Countryside Manager, Northumberland Coast & Farne Islands
Meet the Countryside Manager with a passion for wildlife conservation.
When it comes to the great outdoors, Gwen Potter loves variety. Her career has seen her living on a windswept island in the Bristol Channel; abseiling, climbing and teaching archery in Norfolk and chasing ‘dancing, insane birds’ (black grouse) in Scotland.
Now she spends her time managing the landscape on the Northumberland Coast and Farne Islands.
Why did you want become a ranger turned countryside manager?
I studied a BSc in Zoology at University of Newcastle and then an MSc in Wildlife Conservation and Management, which mainly involved looking at insects in horse poo.
I've also worked on urban wetland reserves in environmental education for RSPB, spent a couple of years in bonnie Scotland studying insects and black grouse, been a National Trust ranger for mid and south east Wales and now here I am.
I essentially wanted to protect our wildlife and help other people to appreciate and enjoy it. We're lucky enough in this country to have bottlenose dolphins, peregrine falcons and stunning butterflies the size of bats – and that’s just at one place.
" Observe the outdoors, even for five minutes every day - you don’t need to know exactly what it is, you just need to love it. "
What does a typical day look like for you?
There isn’t one. But I could spend the morning meeting with the rangers and making some phone calls/emails, then I'll meet with other colleagues to talk about how we might make a place better for nature and for our visitors.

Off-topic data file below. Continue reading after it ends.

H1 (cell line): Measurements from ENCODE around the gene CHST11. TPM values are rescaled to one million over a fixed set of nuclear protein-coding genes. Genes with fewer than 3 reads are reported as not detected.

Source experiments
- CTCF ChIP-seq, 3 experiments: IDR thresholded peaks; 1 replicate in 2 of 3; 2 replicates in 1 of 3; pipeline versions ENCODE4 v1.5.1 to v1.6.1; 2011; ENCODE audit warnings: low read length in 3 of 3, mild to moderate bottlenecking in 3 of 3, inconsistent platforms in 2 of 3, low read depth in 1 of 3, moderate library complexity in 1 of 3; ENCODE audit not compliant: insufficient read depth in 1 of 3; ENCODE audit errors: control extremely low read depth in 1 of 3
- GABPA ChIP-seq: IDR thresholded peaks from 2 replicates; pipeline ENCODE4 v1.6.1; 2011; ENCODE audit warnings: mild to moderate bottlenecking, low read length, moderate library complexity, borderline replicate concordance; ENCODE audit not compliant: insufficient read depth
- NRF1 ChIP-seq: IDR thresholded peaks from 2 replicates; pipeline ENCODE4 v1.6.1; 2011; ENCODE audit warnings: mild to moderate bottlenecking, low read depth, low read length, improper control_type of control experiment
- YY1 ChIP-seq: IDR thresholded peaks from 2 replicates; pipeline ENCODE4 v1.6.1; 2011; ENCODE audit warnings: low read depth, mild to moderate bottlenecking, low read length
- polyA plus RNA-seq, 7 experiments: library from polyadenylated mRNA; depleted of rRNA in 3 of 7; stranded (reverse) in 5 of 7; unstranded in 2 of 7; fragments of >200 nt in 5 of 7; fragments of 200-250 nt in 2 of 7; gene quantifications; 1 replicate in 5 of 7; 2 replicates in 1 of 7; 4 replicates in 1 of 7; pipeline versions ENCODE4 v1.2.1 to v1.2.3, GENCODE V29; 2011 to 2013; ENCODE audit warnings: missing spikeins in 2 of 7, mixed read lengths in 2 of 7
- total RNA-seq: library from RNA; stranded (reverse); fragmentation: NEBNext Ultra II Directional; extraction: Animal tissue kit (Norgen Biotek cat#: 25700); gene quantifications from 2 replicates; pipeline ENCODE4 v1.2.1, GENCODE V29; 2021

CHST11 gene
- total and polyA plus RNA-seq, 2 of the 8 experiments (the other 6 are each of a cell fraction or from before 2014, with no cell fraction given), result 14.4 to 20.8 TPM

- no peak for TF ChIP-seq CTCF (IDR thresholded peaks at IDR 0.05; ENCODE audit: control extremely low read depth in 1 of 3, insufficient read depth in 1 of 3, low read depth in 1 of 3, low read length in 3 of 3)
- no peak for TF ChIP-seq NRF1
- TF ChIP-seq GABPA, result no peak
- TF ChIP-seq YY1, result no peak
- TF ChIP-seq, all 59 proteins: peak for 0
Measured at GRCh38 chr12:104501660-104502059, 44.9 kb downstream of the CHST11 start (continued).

In the afternoon I may be lucky enough to take a trip to the Farne Islands, catch up with the rangers there as well as the 200,000 seabirds that call the place home for the summer. In reality I’m often in the office now but I don’t mind – if I think our team has made progress that day I go home happy, we can’t all be outside all the time.
Do you have a favourite memory from outdoors or with a wild animal?
I feel like I create these every day. There is one memory that springs to mind was when I was doing black grouse surveys near Loch Ness, I will have to make you imagine it.
You start the day by waking up at 4am to navigate through a wood in the dark, emerging onto a hill thick with mist. Imagine the sounds you can hear, flapping of goodness-knows what, bubbling grouse and the dawn chorus in the woods behind you. The black grouse are dancing like clockwork toys in the distance.
The air smells clean and full of life as the view across the woodlands and hills becomes clearer the higher the sun rises, it's breathtaking. I’ll never forget that morning.
How would you encourage people to discover nature near them?
Definitely wander near you and get to know your local nature. It could be a neglected corner of the garden with a wren jumping in and out of the hedge or your local woodland. Even if I only hear a yellowhammer on my way into work it puts a smile on my face for the rest of the day.
To get in touch with Gwen please contact our press office on 0844 800 4955.